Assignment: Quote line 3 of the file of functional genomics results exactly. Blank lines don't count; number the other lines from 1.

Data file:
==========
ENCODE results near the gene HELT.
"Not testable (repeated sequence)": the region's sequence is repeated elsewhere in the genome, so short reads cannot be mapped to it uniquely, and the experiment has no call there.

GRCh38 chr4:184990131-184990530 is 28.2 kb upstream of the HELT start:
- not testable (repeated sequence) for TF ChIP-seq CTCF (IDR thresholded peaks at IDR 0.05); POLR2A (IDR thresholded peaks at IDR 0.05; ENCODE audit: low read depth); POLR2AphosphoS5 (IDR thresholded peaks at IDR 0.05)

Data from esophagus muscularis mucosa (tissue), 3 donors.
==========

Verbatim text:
GRCh38 chr4:184990131-184990530 is 28.2 kb upstream of the HELT start: